We don't want that getting out into the community cos you never know what could happen.
Every year in Eastern Europe where this gang come from, thousands fall ill or die from fake vodka.
The question for Dave is how much has already been sold.
It's not just one bottle every five minutes. It's eight bottles every ten seconds.
We don't know where these items have been sold, if they've been doing this for several months.
There may be a host of bottles in the shops, pubs and bars of the local area. That's a massive health issue.
Worryingly, most vodka is drunk with mixers,
covering up for the rough and unsanitary way this is made.
It's clearly a professional business. There is lots and lots and lots of money being made out of this.
And someone is in charge of this. That person doesn't know that we've taken this just yet.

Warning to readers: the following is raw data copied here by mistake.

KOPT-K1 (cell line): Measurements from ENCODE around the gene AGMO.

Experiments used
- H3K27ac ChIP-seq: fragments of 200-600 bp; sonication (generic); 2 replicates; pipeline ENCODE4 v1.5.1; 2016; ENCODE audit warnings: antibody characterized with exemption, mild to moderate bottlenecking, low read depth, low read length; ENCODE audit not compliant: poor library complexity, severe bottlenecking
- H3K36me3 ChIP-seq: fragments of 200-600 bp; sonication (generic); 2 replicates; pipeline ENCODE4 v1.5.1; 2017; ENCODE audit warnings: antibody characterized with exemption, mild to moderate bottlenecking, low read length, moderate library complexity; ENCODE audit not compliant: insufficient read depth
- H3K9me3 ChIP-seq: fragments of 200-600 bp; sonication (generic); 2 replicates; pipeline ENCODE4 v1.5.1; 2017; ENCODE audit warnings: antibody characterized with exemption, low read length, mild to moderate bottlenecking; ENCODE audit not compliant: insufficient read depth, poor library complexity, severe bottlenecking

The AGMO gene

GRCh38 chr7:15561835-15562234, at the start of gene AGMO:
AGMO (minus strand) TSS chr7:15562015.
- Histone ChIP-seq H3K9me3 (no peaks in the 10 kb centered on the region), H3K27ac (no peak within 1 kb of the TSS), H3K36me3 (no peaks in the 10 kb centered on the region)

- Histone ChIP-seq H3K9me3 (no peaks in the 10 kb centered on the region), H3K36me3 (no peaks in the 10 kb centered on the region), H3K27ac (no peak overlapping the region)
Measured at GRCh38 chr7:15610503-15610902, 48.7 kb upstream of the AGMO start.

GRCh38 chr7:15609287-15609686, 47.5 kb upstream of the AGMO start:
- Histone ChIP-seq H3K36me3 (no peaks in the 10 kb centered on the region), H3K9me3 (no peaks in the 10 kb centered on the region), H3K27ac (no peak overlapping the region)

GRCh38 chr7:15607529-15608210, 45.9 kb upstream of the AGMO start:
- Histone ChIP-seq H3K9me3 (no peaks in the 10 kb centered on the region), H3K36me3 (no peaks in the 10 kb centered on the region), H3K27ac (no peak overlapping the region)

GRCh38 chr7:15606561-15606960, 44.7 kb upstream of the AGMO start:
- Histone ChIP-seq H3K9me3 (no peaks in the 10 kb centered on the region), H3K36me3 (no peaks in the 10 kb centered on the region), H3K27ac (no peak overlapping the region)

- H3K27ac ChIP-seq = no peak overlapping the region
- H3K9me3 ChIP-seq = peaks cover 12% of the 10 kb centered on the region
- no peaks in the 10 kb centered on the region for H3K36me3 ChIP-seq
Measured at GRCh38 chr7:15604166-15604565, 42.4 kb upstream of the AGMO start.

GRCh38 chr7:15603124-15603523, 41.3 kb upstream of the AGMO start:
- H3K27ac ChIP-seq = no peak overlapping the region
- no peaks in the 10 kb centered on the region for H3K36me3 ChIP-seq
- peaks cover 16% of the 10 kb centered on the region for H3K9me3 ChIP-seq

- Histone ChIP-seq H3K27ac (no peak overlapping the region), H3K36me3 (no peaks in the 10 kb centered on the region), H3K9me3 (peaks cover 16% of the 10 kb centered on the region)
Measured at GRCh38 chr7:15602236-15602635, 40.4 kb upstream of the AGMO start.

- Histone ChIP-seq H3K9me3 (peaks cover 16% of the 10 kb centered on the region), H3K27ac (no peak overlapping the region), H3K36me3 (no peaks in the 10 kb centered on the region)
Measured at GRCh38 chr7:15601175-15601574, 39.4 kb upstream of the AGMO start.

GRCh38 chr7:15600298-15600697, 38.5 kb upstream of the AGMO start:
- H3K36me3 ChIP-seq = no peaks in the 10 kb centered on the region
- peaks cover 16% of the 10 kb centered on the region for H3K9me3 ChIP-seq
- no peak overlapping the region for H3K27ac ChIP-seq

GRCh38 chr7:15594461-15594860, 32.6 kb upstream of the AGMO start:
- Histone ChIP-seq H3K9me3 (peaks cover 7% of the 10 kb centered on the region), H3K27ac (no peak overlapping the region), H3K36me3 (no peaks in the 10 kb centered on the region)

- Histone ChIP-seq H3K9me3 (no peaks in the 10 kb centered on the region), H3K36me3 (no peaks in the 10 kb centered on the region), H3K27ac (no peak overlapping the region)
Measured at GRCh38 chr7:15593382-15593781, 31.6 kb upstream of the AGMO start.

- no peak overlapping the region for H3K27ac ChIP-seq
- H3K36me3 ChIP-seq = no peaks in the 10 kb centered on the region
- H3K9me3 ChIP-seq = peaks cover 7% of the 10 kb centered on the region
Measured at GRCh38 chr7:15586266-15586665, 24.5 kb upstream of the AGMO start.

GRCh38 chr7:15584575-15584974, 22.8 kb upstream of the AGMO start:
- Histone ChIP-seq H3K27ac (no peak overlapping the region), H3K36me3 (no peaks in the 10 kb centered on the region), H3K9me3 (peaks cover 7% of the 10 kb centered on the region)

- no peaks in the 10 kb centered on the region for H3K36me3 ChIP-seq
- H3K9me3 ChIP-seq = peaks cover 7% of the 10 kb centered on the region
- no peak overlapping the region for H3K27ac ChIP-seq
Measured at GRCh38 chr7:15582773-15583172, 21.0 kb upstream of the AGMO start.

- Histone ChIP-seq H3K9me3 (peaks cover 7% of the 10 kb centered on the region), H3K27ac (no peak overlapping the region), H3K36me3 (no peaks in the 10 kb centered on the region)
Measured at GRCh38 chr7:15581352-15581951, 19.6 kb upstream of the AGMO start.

And when they do, they're going to be pretty cross.
Customs say fake alcohol plants like this are booming,
costing the government £350 million a year in lost tax.
A television. A television for when they get bored. A kettle.
Eventually, David's team trace the man renting the premises,
but he and all the others escaped back to Eastern Europe.
This appears to be the bottling area.
No-one has yet called, asking for their vodka factory back.
-This'll be it here.
Later, we'll visit the shops willing to sell this stuff.
We don't know what's in it.
A large box of washing powder like this can cost over £10,
so it's no surprise that criminals tried to clean up
by churning out thousands of fake boxes of this well-known brand.
Their only problem was that undercover detectives were following them from China to Chester.
Richard Brayford and his gang are totally unaware
a private detective is taking this footage of them.
They reckon they passed the brilliance test,
shipping 25 tonnes of nasty washing powder all the way from China.
They planned to put it into fake boxes of a top brand,